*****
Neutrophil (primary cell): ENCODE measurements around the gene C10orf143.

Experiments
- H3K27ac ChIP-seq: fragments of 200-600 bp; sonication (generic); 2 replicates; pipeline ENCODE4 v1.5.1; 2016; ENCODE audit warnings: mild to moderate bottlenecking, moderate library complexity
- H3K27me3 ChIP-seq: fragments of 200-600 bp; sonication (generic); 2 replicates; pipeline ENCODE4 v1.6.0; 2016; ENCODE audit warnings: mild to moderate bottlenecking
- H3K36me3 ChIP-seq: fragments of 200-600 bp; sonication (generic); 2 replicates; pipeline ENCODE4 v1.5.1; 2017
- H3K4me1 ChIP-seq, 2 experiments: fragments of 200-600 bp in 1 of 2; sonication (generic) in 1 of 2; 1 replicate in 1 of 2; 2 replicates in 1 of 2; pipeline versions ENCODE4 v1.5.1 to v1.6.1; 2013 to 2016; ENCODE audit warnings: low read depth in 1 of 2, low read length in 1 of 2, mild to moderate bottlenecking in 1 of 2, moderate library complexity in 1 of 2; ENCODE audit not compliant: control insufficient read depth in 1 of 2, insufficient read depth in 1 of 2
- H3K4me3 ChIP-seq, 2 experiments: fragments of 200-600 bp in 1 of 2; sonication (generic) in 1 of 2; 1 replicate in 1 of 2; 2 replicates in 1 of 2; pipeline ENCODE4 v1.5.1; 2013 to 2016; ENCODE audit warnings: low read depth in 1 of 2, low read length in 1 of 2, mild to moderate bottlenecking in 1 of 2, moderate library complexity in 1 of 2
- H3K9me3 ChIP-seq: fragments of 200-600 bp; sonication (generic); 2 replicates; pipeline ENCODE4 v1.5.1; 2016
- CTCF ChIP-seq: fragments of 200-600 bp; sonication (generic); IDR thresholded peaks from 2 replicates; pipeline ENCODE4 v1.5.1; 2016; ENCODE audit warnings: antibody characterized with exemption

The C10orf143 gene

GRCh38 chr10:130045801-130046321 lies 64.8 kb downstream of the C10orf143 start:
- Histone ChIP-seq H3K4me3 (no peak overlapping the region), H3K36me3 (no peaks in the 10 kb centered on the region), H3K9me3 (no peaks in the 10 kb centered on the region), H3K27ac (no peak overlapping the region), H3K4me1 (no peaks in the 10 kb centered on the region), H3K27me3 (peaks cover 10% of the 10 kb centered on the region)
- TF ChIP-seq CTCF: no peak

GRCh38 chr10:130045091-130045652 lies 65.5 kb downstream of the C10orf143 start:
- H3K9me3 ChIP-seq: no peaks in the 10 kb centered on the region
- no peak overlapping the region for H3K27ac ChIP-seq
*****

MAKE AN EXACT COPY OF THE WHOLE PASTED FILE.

Neutrophil (primary cell): ENCODE measurements around the gene C10orf143.

Experiments
- H3K27ac ChIP-seq: fragments of 200-600 bp; sonication (generic); 2 replicates; pipeline ENCODE4 v1.5.1; 2016; ENCODE audit warnings: mild to moderate bottlenecking, moderate library complexity
- H3K27me3 ChIP-seq: fragments of 200-600 bp; sonication (generic); 2 replicates; pipeline ENCODE4 v1.6.0; 2016; ENCODE audit warnings: mild to moderate bottlenecking
- H3K36me3 ChIP-seq: fragments of 200-600 bp; sonication (generic); 2 replicates; pipeline ENCODE4 v1.5.1; 2017
- H3K4me1 ChIP-seq, 2 experiments: fragments of 200-600 bp in 1 of 2; sonication (generic) in 1 of 2; 1 replicate in 1 of 2; 2 replicates in 1 of 2; pipeline versions ENCODE4 v1.5.1 to v1.6.1; 2013 to 2016; ENCODE audit warnings: low read depth in 1 of 2, low read length in 1 of 2, mild to moderate bottlenecking in 1 of 2, moderate library complexity in 1 of 2; ENCODE audit not compliant: control insufficient read depth in 1 of 2, insufficient read depth in 1 of 2
- H3K4me3 ChIP-seq, 2 experiments: fragments of 200-600 bp in 1 of 2; sonication (generic) in 1 of 2; 1 replicate in 1 of 2; 2 replicates in 1 of 2; pipeline ENCODE4 v1.5.1; 2013 to 2016; ENCODE audit warnings: low read depth in 1 of 2, low read length in 1 of 2, mild to moderate bottlenecking in 1 of 2, moderate library complexity in 1 of 2
- H3K9me3 ChIP-seq: fragments of 200-600 bp; sonication (generic); 2 replicates; pipeline ENCODE4 v1.5.1; 2016
- CTCF ChIP-seq: fragments of 200-600 bp; sonication (generic); IDR thresholded peaks from 2 replicates; pipeline ENCODE4 v1.5.1; 2016; ENCODE audit warnings: antibody characterized with exemption

The C10orf143 gene

GRCh38 chr10:130045801-130046321 lies 64.8 kb downstream of the C10orf143 start:
- Histone ChIP-seq H3K4me3 (no peak overlapping the region), H3K36me3 (no peaks in the 10 kb centered on the region), H3K9me3 (no peaks in the 10 kb centered on the region), H3K27ac (no peak overlapping the region), H3K4me1 (no peaks in the 10 kb centered on the region), H3K27me3 (peaks cover 10% of the 10 kb centered on the region)
- TF ChIP-seq CTCF: no peak

GRCh38 chr10:130045091-130045652 lies 65.5 kb downstream of the C10orf143 start:
- H3K9me3 ChIP-seq: no peaks in the 10 kb centered on the region
- no peak overlapping the region for H3K27ac ChIP-seq